Happiness and weight tend to be seen as seemingly mutually inclusive matters. You don’t need to be skinny to be happy. Or, you can’t be happy if you’re fat. But is that really the true? Is that really the case?
“Being healthy is not about the amount of weight that you lose, but the life that you gain. ” Anonymous
“Damn it.” I thought as I looked down at the bag of Doritos I’d just finished. “I’m gonna have to eat only vegetables this entire weekend just to work this off.” I threw the bag down in disgust and walked to the kitchen. It’s funny how much I attached my quality of life to how much I weighed. If I were any bigger I’d never get married, I’d never travel the world, I’d never meet the man of my dreams. It’s funny since I weighed about 150 lbs at the time.
For years I have struggled with attaining what my idea of the perfect weight was. Each time I’d go grocery shopping I’d study the labels, I’d count the calories, I’d think of all the happiness I was missing out on because of my stomach. When did I become this person? When did I lose sight of myself?
My ex and I had only been living together for 4 months when the verbal and psychological abuse began. Before then I’d been in college, and with my lack of a full-time job, and thus a lack of money I hardly ate full meals, if any at all. After moving in, I had a lot more money and thus more food. I could snuggle up in bed and watch a movie while munching on some popcorn or grab some cereal. I was comfortable.
He was constantly away on work assignments so I was alone quite a bit. At first we’d talk almost every night and it was great. Soon, every night became every three nights, and this soon became every week. He was slowly but surely telling me he had lost interest. I was devastated. In a last attempt to stir up some sort of feelings, I sent him, what I thought at the time, a very sexy picture of myself.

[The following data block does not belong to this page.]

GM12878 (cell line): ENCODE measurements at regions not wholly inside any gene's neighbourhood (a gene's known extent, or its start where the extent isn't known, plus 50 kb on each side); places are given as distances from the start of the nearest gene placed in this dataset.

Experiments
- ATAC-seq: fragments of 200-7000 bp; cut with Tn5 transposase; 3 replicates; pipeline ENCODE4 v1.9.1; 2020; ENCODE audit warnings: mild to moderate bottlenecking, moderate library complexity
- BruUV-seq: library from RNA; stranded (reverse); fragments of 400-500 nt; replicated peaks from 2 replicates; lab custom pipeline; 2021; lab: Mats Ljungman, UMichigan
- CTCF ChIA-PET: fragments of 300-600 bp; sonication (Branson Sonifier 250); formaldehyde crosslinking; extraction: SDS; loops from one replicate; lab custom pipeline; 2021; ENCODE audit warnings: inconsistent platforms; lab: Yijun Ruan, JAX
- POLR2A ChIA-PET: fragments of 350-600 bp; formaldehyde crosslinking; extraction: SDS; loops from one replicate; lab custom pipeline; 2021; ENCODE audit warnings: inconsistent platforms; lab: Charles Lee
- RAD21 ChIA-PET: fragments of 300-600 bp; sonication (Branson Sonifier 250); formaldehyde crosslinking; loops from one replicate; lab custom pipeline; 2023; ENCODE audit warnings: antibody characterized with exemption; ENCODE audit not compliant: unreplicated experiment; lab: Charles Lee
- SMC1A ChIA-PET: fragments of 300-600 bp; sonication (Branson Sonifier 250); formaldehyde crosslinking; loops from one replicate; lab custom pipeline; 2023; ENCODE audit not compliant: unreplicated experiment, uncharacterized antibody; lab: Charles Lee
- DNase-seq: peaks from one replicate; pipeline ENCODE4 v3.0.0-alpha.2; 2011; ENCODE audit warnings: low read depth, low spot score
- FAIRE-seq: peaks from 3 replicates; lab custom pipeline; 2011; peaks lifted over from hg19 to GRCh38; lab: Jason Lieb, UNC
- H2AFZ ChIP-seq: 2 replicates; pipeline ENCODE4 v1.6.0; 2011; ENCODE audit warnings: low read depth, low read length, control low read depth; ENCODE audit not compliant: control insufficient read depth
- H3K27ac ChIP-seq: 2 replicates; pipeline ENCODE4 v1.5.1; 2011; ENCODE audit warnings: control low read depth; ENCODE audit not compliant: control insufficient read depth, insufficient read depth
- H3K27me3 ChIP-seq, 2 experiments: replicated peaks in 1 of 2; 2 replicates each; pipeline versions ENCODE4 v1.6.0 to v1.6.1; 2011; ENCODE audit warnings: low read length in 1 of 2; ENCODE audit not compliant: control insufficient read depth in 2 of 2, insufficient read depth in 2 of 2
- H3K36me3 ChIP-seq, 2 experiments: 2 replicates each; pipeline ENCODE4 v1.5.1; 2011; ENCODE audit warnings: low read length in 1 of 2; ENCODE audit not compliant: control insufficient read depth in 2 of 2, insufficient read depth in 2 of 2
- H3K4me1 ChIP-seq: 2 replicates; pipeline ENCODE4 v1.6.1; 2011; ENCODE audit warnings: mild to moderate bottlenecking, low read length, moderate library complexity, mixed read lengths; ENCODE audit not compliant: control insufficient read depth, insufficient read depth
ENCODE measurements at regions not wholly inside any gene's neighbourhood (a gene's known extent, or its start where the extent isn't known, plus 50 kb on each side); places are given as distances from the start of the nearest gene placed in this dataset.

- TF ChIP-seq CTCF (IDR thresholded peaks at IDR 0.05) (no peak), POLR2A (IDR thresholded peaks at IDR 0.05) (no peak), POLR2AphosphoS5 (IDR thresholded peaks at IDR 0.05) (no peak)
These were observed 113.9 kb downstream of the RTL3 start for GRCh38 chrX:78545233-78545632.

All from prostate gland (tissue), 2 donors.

“Don’t you ever send me anything like that ever again. That was the most disgusting thing I have ever seen!”
Those words cut into me like a maniac with a dagger. If I told you I was hurt that would be a lie. I wasn’t hurt. A part of me died that day. That was the moment my struggle with weight, body anxiety, and overall lack of self esteem began. The last thing I remember of that night was staring at a knife laying on the counter-top until I cried myself to sleep.
A few weeks after the relationship ended, my mother and I ran into my ex’s mother and sister. I will never forget the look on my mother’s face as they laughed me to scorn. In their eyes I was a pig that had been fattened up by the butcher. I was the trash that had had been tossed out. I was less than human.
It has taken me many years, lots of crying, and a breakthrough, but I have come to realize that true beauty lies beneath. I’ve also come to understand that size does not equal happiness. What really matters is that you are happy and healthy, and that you are living your life to the best of your ability.
Don’t let society tell you that smaller is better, or even that bigger is better. Happiness and weight are not necessarily mutually exclusive but true happiness does not exist on a scale. True happiness exists in every moment that takes your breath away. It lies in the little things that make life worth living. True happiness depends on you.
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